Scholarships are a popular way to pay for college, as they can greatly reduce the cost of tuition and save you thousands of dollars over the course of your education. Despite these benefits, however, scholarships do have some downsides that should be considered before you sign up or accept any offers. These are the top six disadvantages of scholarships to consider before signing up or accepting an offer.
Table of Contents
- Time – Main Con Of Scholarships
- Less Financial Aid Opportunities
- Lack of A Real Job Experience
- Maintain Academic Success
- A lot of Paperwork
- Students take it for Granted
- Know More About Scholarships, Internships and Career
Time – Main Con Of Scholarships
The first disadvantage to scholarships is that they take a lot of time. You can’t just apply for a scholarship and wait to get a check in return, as with some types of grants or loans. With scholarships, you have to be proactive; checking on your status and making sure you meet all deadlines. There’s also usually an essay component to them, which means writing on top of everything else. It may sound like there are a lot more benefits than drawbacks for those who qualify for scholarships, and there are, but it’s not always easy getting that check in your hands.
Less Financial Aid Opportunities
When you apply for a scholarship, you’re essentially telling colleges that you want their money. If they’re giving out fewer scholarships than last year, there will be less aid available to students overall. Even if your school is still giving out as many scholarships as it did in previous years, other students are competing for them too, meaning that there will likely be more competition and stiffer requirements to meet. You might even find yourself fighting over larger awards that were previously available to only one or two students. In order to win a scholarship, it helps to stand out from other applicants, but with more people vying for each award, standing out is harder than ever before.
Lack of A Real Job Experience
If you’re lucky enough to land a scholarship, chances are you’ll have more free time. And if that free time goes to partying and late nights, your GPA will likely fall while your debt will rise. And eventually, that lack of a job experience may impact whether you can get an internship or entry-level job at a company when you’re finished with school. You might be able to make up for it by using your good grades and relevant volunteer work to secure work in other ways. But that type of plan takes major dedication and planning on your part, and sometimes even then it doesn’t pay off.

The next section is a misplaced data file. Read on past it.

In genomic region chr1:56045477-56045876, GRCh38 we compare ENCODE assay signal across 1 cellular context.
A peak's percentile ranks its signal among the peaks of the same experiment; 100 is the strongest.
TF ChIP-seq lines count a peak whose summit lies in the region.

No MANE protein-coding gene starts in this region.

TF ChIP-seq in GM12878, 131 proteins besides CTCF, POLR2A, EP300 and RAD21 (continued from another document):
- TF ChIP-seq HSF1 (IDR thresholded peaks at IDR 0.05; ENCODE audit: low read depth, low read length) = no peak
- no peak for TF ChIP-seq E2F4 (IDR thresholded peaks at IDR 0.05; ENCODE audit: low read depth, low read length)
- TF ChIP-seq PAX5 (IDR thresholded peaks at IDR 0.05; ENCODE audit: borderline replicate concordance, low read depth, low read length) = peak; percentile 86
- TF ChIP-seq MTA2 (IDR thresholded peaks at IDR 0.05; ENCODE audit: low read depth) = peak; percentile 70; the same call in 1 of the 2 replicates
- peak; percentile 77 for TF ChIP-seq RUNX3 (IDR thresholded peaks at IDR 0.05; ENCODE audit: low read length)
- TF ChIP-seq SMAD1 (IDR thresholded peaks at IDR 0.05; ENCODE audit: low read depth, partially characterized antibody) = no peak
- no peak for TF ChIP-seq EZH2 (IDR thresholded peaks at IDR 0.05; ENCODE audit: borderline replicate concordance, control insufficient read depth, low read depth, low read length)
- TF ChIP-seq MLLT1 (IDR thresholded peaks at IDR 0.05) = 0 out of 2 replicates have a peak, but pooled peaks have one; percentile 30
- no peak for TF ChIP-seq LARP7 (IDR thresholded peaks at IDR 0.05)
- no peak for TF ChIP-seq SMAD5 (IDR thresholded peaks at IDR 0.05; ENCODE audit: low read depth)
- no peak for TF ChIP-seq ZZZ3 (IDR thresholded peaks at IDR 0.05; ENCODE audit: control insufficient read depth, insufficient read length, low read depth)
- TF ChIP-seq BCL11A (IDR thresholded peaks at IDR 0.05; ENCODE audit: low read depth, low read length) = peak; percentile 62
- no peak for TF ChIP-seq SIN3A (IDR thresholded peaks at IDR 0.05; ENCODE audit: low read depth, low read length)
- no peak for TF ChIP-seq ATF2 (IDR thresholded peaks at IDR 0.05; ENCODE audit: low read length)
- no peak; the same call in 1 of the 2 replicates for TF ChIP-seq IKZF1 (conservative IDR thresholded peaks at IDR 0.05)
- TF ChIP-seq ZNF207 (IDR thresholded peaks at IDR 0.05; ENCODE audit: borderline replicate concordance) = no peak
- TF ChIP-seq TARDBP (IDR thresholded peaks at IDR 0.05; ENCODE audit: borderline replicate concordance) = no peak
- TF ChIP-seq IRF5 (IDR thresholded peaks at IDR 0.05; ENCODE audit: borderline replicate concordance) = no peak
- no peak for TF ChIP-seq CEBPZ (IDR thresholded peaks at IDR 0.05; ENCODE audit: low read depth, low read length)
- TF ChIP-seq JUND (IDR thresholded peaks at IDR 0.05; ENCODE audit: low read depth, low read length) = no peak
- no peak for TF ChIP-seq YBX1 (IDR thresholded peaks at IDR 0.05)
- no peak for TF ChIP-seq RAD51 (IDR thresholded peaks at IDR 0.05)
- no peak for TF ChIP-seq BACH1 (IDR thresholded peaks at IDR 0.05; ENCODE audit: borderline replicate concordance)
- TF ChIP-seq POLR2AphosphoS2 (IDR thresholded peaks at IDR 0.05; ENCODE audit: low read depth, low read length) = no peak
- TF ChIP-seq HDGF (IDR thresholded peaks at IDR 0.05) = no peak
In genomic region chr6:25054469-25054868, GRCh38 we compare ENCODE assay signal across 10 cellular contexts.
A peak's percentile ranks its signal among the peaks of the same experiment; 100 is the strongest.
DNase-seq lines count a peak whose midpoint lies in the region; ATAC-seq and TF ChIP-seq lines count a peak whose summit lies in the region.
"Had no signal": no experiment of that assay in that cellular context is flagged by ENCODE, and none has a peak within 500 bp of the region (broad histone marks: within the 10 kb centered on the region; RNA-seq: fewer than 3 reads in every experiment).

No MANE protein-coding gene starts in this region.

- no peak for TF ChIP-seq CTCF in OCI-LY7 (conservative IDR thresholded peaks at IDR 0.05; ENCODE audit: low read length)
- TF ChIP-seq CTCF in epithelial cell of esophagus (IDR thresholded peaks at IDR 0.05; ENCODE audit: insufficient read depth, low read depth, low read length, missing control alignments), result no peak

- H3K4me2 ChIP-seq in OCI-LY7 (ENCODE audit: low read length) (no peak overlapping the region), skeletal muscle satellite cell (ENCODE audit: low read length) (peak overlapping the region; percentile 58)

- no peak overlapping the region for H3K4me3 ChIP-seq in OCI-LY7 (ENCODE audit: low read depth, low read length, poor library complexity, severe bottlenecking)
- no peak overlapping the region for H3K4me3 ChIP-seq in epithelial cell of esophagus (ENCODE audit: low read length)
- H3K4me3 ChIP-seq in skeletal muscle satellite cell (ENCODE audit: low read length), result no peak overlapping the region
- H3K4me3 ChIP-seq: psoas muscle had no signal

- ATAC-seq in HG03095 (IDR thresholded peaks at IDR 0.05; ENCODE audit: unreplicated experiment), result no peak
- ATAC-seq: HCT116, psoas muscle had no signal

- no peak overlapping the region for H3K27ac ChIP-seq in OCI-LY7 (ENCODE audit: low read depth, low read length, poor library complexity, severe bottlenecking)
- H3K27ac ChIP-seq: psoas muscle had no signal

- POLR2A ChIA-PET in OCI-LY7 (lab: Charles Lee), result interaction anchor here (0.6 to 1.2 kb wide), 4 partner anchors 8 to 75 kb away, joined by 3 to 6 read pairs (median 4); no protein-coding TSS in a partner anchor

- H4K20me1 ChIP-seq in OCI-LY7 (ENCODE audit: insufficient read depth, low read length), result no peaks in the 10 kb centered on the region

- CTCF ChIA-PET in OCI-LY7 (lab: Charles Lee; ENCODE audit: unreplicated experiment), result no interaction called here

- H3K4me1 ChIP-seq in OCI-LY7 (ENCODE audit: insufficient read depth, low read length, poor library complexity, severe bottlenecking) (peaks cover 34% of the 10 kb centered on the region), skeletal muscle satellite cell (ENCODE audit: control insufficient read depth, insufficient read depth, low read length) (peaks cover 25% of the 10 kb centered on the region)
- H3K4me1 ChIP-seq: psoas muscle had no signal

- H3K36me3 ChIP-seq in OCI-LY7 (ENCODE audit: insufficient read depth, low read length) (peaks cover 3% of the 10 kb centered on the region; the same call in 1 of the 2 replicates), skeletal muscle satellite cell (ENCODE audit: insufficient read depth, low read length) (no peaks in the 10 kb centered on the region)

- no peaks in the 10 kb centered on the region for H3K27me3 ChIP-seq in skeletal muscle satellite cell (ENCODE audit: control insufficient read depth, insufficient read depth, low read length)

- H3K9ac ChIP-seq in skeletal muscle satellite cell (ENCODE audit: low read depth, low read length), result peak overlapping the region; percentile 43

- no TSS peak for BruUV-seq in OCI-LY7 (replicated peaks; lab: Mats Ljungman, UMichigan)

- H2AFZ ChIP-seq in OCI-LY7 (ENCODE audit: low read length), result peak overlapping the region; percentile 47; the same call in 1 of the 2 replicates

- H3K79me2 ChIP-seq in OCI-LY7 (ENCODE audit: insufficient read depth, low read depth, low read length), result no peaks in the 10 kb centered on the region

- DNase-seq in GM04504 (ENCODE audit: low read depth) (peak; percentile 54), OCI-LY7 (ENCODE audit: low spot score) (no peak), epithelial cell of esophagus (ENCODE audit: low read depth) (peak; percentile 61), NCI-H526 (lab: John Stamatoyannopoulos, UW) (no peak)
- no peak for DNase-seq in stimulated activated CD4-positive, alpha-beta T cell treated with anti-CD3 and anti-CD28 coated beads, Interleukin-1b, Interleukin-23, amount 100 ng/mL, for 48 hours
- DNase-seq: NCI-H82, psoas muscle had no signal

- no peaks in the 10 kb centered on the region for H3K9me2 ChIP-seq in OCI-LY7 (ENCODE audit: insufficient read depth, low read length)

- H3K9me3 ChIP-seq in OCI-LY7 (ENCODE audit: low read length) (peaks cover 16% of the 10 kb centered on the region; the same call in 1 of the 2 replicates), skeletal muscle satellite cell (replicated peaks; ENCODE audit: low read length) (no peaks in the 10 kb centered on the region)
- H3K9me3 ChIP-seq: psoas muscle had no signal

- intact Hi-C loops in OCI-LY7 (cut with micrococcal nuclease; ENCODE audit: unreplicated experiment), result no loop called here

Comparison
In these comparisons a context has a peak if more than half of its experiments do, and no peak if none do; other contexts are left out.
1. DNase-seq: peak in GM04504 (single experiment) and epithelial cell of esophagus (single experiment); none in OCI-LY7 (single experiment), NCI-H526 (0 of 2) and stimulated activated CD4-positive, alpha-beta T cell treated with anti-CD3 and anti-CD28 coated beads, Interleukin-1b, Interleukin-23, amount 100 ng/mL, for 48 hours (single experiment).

Maintain Academic Success
One of the major disadvantages of scholarships is that they often result in lower academic performance. The theory behind scholarships is that a student will work harder to keep up his or her grades to ensure future funding. But research suggests that may not be true: One study found that students who received large merit-based scholarships had grade point averages 2.4 points lower than those who did not get any aid. The exact cause was unclear, but it might have something to do with the pressure to maintain a high GPA, since [scholarship] committees typically look at your grades in previous years, says Robert Kelchen, assistant professor at Seton Hall University’s department of education and an expert on financial aid.
A lot of Paperwork
Applying for a scholarship is a great way to save money on college tuition, but it can also be a huge pain. The FAFSA requires you to list many details about your family’s financial situation. There are other scholarship applications that ask similar questions, some even going as far as to ask if any family members have ever been arrested. (No matter what answer you give, though, it’s unlikely that’s going to factor into whether you win.) There’s also all of your personal information: height, weight, GPA, SAT scores and just about anything else required on forms these days. Talk about feeling stripped down!
Students take it for Granted
It’s easy to take scholarships for granted, but they also have their disadvantages. One of these disadvantages is being overly dependent on them. Students who rely too heavily on scholarships are often in a position that makes it difficult to say no when an assignment isn’t appealing or a professor seems difficult. While it can be tempting to ask for extensions and make excuses for poor performance, students shouldn’t forget that scholarships are based on merit. If you don’t earn good grades and complete your assignments as well as you could have done without a scholarship, chances are that you won’t be able to keep it once you graduate.
College is a time for personal growth and learning, but it can also be a bit stressful. Scholarships can help reduce some of that stress by eliminating tuition costs and cutting down on student loans. But scholarships aren’t perfect, they come with their own unique set of pros and cons. At Student Loans Hero, we believe that it’s important to think about your financial aid options carefully, so you can choose what works best for you. If you take advantage of some scholarship opportunities in college, that’s awesome! Just make sure to look at all your options before making any big decisions; there are plenty more opportunities out there just waiting for you.